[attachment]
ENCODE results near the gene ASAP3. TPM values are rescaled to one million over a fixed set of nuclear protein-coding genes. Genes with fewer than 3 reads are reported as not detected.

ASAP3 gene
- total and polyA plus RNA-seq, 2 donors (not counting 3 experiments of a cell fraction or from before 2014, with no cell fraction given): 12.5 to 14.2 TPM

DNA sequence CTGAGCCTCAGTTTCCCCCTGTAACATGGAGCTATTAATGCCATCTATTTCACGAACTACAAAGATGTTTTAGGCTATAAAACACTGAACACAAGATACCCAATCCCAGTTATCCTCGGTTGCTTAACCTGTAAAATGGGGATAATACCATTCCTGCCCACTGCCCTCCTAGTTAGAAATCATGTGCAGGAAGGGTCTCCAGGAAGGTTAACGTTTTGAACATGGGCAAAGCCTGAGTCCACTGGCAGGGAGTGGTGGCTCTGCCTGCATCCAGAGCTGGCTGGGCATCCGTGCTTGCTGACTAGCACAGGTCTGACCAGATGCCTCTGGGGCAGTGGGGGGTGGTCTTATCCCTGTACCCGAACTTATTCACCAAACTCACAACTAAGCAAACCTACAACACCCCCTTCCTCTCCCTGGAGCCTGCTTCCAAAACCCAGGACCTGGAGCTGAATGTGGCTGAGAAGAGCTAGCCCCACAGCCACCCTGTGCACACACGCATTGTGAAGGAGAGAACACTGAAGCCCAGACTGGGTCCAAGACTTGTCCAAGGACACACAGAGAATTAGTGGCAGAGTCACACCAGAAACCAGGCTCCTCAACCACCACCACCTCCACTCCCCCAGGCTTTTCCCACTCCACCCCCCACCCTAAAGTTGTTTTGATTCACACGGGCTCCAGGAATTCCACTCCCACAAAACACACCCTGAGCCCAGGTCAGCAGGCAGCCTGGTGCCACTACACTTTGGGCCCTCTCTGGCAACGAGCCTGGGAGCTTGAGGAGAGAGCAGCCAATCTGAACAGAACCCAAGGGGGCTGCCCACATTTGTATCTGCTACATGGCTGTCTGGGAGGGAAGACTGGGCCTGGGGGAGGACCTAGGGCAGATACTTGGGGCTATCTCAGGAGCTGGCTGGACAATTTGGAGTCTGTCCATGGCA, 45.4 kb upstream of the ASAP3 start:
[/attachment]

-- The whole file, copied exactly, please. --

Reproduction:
ENCODE results near the gene ASAP3. TPM values are rescaled to one million over a fixed set of nuclear protein-coding genes. Genes with fewer than 3 reads are reported as not detected.

ASAP3 gene
- total and polyA plus RNA-seq, 2 donors (not counting 3 experiments of a cell fraction or from before 2014, with no cell fraction given): 12.5 to 14.2 TPM

DNA sequence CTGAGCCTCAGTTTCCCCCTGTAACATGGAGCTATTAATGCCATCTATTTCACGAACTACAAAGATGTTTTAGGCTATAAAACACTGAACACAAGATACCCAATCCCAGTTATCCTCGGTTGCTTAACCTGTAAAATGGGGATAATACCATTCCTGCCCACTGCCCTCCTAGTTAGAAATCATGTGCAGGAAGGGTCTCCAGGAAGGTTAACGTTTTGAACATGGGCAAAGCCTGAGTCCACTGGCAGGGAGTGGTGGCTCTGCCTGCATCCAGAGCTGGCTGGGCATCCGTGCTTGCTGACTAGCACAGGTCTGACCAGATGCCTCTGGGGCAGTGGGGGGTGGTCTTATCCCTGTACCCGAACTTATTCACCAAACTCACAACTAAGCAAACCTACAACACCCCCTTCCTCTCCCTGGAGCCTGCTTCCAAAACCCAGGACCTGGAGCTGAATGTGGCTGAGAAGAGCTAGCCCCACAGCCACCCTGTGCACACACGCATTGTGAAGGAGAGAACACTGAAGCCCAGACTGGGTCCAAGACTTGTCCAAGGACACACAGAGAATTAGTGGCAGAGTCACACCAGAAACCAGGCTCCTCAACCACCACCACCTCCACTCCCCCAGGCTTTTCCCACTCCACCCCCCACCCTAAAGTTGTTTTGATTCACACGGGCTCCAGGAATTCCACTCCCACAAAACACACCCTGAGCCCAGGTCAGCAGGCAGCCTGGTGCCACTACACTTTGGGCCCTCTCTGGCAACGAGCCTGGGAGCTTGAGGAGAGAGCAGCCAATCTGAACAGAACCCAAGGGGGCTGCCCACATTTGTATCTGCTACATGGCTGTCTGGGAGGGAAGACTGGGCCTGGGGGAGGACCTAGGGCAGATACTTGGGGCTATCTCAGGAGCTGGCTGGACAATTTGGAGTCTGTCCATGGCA, 45.4 kb upstream of the ASAP3 start: